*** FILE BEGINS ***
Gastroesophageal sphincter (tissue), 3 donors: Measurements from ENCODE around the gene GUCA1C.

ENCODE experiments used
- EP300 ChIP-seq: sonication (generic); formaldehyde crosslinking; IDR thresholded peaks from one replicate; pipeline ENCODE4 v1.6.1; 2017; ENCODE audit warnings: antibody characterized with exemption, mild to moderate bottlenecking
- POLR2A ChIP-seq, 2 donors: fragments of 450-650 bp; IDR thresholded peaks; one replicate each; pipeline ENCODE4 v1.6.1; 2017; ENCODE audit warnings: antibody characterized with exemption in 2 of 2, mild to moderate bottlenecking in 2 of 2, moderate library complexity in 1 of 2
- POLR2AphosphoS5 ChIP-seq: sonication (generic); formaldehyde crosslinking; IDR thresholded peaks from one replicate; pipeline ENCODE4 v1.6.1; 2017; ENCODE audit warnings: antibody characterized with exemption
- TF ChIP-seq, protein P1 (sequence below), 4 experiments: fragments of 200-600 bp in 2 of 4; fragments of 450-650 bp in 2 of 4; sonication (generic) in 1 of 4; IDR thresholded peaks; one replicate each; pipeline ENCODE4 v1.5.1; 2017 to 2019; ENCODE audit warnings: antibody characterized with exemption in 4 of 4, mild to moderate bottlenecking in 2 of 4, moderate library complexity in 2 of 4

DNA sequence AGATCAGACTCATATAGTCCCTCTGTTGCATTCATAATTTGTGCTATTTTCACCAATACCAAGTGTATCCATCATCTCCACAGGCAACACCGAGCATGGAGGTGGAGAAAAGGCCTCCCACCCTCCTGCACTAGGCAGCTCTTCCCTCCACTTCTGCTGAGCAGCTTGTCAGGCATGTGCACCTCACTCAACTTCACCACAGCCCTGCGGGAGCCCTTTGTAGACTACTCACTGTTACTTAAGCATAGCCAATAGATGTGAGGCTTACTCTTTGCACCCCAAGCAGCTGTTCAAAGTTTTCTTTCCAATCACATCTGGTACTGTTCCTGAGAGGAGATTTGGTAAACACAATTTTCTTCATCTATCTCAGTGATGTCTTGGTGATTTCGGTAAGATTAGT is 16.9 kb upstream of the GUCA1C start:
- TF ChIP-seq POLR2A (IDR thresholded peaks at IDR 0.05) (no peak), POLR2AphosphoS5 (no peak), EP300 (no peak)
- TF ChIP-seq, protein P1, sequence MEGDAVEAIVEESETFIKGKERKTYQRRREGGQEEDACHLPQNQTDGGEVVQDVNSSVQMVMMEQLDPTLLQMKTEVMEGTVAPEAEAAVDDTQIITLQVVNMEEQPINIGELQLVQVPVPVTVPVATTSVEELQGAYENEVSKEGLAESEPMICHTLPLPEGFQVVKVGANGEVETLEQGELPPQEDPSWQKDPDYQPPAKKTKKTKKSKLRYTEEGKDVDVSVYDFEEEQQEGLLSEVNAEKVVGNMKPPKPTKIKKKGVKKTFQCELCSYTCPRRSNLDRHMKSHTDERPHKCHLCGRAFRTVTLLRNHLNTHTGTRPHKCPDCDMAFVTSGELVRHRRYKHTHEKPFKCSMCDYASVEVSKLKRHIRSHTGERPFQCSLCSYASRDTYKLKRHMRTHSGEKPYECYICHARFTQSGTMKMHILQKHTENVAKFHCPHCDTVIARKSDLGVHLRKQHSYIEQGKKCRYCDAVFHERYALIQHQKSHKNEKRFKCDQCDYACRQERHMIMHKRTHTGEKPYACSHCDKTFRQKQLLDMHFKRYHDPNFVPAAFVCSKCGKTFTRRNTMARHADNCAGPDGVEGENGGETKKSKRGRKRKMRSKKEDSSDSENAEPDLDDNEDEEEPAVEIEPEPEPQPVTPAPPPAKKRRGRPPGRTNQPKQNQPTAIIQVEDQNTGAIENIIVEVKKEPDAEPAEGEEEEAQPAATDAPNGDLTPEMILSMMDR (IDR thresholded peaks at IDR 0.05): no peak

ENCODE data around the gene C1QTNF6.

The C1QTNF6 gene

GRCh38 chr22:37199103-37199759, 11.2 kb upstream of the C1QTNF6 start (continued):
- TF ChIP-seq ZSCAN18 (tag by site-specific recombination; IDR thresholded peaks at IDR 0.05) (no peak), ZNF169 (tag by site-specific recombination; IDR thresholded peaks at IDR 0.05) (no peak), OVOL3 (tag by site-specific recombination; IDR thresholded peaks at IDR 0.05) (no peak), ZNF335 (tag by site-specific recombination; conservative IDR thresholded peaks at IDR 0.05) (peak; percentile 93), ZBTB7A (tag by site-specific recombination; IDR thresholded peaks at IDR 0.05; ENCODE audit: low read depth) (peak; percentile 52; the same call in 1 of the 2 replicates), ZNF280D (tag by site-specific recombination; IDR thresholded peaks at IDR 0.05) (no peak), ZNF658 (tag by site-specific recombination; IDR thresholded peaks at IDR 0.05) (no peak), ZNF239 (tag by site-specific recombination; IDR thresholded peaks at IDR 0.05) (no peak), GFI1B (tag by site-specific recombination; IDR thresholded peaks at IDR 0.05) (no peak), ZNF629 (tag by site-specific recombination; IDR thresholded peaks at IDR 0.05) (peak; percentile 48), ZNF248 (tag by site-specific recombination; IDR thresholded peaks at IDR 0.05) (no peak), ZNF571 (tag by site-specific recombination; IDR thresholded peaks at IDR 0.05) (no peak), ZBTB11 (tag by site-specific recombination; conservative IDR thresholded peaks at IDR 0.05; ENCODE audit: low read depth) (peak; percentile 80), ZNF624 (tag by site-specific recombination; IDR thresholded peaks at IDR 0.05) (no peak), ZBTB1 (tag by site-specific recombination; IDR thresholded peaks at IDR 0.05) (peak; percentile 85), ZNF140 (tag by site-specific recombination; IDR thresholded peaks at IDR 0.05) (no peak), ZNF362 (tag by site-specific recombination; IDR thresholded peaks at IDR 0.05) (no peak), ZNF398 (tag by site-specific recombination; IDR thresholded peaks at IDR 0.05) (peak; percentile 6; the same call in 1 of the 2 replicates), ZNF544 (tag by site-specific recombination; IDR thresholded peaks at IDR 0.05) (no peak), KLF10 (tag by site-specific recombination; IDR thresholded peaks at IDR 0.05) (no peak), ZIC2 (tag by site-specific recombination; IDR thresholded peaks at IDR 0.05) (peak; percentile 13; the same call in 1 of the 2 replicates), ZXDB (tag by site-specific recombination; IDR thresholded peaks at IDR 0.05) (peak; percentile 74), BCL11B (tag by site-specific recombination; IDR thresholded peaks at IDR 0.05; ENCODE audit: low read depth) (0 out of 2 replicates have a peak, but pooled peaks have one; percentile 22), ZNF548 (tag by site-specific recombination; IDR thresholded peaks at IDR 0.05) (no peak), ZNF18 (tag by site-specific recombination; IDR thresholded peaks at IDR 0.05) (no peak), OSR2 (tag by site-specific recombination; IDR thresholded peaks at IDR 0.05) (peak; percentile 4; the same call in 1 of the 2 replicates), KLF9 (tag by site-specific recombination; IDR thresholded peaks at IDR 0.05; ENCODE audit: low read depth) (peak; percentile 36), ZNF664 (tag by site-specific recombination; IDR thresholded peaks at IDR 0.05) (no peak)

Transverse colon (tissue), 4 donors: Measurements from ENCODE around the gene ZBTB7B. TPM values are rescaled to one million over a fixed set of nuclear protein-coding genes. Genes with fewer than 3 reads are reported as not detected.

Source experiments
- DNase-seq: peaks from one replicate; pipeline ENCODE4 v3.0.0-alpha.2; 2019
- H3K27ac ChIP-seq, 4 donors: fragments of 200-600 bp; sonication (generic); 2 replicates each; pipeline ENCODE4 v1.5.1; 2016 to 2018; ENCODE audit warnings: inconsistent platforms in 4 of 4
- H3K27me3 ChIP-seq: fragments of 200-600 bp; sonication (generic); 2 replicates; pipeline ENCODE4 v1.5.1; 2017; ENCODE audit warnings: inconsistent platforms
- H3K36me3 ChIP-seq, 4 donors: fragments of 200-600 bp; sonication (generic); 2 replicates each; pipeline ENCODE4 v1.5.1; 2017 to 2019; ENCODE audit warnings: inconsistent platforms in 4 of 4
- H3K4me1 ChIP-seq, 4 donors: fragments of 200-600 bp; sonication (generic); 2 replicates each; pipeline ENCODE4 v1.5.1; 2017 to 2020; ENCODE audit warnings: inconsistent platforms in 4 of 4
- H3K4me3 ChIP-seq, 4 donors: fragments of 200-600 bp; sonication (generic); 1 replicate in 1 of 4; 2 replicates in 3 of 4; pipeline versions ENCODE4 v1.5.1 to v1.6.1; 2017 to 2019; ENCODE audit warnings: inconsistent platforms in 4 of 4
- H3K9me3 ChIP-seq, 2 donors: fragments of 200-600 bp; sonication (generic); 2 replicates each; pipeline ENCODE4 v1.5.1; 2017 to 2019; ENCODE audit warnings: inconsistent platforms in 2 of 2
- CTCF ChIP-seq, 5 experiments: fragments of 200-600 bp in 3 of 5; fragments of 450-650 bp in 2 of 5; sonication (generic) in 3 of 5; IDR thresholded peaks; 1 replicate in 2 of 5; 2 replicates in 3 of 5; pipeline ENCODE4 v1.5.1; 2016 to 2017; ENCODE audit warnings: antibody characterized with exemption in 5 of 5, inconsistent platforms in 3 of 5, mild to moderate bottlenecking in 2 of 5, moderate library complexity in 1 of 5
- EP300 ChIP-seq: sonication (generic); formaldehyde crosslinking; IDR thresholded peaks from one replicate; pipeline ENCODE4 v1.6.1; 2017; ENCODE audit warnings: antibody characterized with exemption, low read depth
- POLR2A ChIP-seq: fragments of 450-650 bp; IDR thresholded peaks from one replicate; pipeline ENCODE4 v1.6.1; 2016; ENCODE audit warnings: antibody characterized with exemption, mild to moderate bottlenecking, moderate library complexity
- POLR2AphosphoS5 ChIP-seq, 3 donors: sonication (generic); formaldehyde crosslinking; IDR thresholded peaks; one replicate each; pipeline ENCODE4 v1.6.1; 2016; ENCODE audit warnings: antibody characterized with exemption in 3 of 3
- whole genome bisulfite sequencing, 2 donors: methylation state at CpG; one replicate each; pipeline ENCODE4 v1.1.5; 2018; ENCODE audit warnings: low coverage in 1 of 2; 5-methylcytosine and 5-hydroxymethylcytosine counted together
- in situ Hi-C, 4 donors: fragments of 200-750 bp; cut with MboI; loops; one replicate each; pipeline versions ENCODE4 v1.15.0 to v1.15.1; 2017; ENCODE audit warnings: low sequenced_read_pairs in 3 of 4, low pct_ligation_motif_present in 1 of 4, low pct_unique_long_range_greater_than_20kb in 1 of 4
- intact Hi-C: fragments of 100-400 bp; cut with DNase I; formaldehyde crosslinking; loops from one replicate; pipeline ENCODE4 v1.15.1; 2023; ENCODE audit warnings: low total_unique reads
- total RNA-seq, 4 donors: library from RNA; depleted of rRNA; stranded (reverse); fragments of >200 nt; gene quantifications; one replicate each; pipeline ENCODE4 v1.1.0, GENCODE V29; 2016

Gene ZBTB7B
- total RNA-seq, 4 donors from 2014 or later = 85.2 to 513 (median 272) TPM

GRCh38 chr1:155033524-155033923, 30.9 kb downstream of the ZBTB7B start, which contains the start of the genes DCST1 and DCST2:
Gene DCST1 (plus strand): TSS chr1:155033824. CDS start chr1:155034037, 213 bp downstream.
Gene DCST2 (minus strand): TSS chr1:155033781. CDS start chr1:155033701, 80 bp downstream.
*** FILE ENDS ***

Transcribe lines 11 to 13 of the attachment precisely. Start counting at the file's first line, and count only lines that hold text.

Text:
The C1QTNF6 gene

GRCh38 chr22:37199103-37199759, 11.2 kb upstream of the C1QTNF6 start (continued):
- TF ChIP-seq ZSCAN18 (tag by site-specific recombination; IDR thresholded peaks at IDR 0.05) (no peak), ZNF169 (tag by site-specific recombination; IDR thresholded peaks at IDR 0.05) (no peak), OVOL3 (tag by site-specific recombination; IDR thresholded peaks at IDR 0.05) (no peak), ZNF335 (tag by site-specific recombination; conservative IDR thresholded peaks at IDR 0.05) (peak; percentile 93), ZBTB7A (tag by site-specific recombination; IDR thresholded peaks at IDR 0.05; ENCODE audit: low read depth) (peak; percentile 52; the same call in 1 of the 2 replicates), ZNF280D (tag by site-specific recombination; IDR thresholded peaks at IDR 0.05) (no peak), ZNF658 (tag by site-specific recombination; IDR thresholded peaks at IDR 0.05) (no peak), ZNF239 (tag by site-specific recombination; IDR thresholded peaks at IDR 0.05) (no peak), GFI1B (tag by site-specific recombination; IDR thresholded peaks at IDR 0.05) (no peak), ZNF629 (tag by site-specific recombination; IDR thresholded peaks at IDR 0.05) (peak; percentile 48), ZNF248 (tag by site-specific recombination; IDR thresholded peaks at IDR 0.05) (no peak), ZNF571 (tag by site-specific recombination; IDR thresholded peaks at IDR 0.05) (no peak), ZBTB11 (tag by site-specific recombination; conservative IDR thresholded peaks at IDR 0.05; ENCODE audit: low read depth) (peak; percentile 80), ZNF624 (tag by site-specific recombination; IDR thresholded peaks at IDR 0.05) (no peak), ZBTB1 (tag by site-specific recombination; IDR thresholded peaks at IDR 0.05) (peak; percentile 85), ZNF140 (tag by site-specific recombination; IDR thresholded peaks at IDR 0.05) (no peak), ZNF362 (tag by site-specific recombination; IDR thresholded peaks at IDR 0.05) (no peak), ZNF398 (tag by site-specific recombination; IDR thresholded peaks at IDR 0.05) (peak; percentile 6; the same call in 1 of the 2 replicates), ZNF544 (tag by site-specific recombination; IDR thresholded peaks at IDR 0.05) (no peak), KLF10 (tag by site-specific recombination; IDR thresholded peaks at IDR 0.05) (no peak), ZIC2 (tag by site-specific recombination; IDR thresholded peaks at IDR 0.05) (peak; percentile 13; the same call in 1 of the 2 replicates), ZXDB (tag by site-specific recombination; IDR thresholded peaks at IDR 0.05) (peak; percentile 74), BCL11B (tag by site-specific recombination; IDR thresholded peaks at IDR 0.05; ENCODE audit: low read depth) (0 out of 2 replicates have a peak, but pooled peaks have one; percentile 22), ZNF548 (tag by site-specific recombination; IDR thresholded peaks at IDR 0.05) (no peak), ZNF18 (tag by site-specific recombination; IDR thresholded peaks at IDR 0.05) (no peak), OSR2 (tag by site-specific recombination; IDR thresholded peaks at IDR 0.05) (peak; percentile 4; the same call in 1 of the 2 replicates), KLF9 (tag by site-specific recombination; IDR thresholded peaks at IDR 0.05; ENCODE audit: low read depth) (peak; percentile 36), ZNF664 (tag by site-specific recombination; IDR thresholded peaks at IDR 0.05) (no peak)